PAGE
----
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Sensory neuroscience seeks to understand how the brain encodes natural environments. However, neural coding has largely been studied using simplified stimuli. In order to assess whether the brain's coding strategy depends on the stimulus ensemble, we apply a new information-theoretic method that allows unbiased calculation of neural filters (receptive(More)
Along most neural pathways, the spike trains transmitted from one neuron to the next are altered. In the process, neurons can either achieve a more efficient stimulus representation, or extract some biologically important stimulus parameter, or succeed at both. We recorded the inputs from single retinal ganglion cells and the outputs from connected lateral(More)
Cortical receptive fields represent the signal preferences of sensory neurons. Receptive fields are thought to provide a representation of sensory experience from which the cerebral cortex may make interpretations. While it is essential to determine a neuron's receptive field, it remains unclear which features of the acoustic environment are specifically(More)
The term 'visual adaptation' describes the processes by which the visual system alters its operating properties in response to changes in the environment. These continual adjustments in sensory processing are diagnostic as to the computational principles underlying the neural coding of information and can have profound consequences for our perceptual(More)
Many learned behaviors are thought to require the activity of high-level neurons that represent categories of complex signals, such as familiar faces or native speech sounds. How these complex, experience-dependent neural responses emerge within the brain's circuitry is not well understood. The caudomedial mesopallium (CMM), a secondary auditory region in(More)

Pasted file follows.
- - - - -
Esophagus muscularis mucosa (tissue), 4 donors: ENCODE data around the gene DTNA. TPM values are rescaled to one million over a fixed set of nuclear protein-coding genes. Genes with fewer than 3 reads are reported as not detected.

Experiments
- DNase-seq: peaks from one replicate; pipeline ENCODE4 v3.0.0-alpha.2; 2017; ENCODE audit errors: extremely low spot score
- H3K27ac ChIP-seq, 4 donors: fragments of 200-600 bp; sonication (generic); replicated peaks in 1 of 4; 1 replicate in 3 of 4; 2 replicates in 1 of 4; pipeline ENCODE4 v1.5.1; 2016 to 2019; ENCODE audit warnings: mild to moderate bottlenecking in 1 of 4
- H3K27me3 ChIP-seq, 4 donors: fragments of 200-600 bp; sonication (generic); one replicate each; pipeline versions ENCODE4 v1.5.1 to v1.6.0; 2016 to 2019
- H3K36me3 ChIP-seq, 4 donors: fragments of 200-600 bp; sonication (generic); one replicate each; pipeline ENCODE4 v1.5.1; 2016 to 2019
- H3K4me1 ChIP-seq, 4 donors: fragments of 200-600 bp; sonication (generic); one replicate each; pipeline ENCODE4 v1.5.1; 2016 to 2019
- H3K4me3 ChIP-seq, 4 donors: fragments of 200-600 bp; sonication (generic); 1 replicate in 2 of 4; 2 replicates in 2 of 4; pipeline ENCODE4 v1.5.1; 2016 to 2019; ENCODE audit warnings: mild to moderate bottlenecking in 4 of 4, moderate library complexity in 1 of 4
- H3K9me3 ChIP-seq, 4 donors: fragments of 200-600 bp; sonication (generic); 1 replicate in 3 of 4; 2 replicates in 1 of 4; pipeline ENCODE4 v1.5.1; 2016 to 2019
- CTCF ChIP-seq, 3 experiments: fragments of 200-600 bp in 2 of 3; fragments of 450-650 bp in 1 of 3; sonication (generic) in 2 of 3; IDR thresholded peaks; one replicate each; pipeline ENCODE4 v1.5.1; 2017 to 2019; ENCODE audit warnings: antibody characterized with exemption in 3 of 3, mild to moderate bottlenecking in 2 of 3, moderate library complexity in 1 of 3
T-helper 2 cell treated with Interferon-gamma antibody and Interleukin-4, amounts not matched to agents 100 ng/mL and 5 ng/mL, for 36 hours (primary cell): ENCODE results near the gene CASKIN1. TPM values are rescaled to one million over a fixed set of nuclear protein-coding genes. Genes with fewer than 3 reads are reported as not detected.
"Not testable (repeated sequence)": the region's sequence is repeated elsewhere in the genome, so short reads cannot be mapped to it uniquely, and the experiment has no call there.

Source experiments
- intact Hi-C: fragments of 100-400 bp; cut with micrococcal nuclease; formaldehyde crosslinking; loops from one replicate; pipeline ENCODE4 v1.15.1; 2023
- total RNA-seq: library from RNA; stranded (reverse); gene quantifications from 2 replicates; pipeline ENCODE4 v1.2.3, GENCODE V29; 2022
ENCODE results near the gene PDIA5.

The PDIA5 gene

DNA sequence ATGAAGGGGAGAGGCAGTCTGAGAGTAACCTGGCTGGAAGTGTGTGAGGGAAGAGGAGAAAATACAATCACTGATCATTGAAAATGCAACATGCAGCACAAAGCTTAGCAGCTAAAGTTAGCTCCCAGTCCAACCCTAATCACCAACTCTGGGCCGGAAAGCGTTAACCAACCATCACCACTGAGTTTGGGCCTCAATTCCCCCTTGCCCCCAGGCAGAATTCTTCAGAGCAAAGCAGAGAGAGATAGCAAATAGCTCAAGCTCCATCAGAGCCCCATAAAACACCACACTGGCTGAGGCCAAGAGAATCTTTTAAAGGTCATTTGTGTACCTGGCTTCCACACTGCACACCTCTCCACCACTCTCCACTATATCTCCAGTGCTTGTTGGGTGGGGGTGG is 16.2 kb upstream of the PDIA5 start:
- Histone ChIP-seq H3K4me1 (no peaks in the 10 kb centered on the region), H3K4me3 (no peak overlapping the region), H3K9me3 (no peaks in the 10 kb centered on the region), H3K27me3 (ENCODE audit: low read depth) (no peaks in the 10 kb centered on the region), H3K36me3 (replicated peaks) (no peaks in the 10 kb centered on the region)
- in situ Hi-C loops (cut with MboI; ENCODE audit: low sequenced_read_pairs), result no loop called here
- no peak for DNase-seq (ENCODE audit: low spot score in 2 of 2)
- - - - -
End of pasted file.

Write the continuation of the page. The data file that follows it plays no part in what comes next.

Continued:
Conventional methods used to characterize multidimensional neural feature selectivity, such as spike-triggered covariance (STC) or maximally informative dimensions (MID), are limited to Gaussian stimuli or are only able to identify a small number of features due to the curse of dimensionality. To overcome these issues, we propose two new dimensionality(More)
Understanding neural responses with natural stimuli has increasingly become an essential part of characterizing neural coding. Neural responses are commonly characterized by a linear-nonlinear (LN) model, in which the output of a linear filter applied to the stimulus is transformed by a static nonlinearity to determine neural response. To estimate the(More)
Neurons in primary visual cortex are widely considered to be oriented filters or energy detectors that perform one-dimensional feature analysis. The main deviations from this picture are generally thought to include gain controls and modulatory influences. Here we investigate receptive field (RF) properties of single neurons with localized two-dimensional(More)
The multidimensional computations performed by many biological systems are often characterized with limited information about the correlations between inputs and outputs. Given this limitation, our approach is to construct the maximum noise entropy response function of the system, leading to a closed-form and minimally biased model consistent with a given(More)
This article compares a family of methods for characterizing neural feature selectivity using natural stimuli in the framework of the linear-nonlinear model. In this model, the spike probability depends in a nonlinear way on a small number of stimulus dimensions. The relevant stimulus dimensions can be found by optimizing a Rényi divergence that quantifies(More)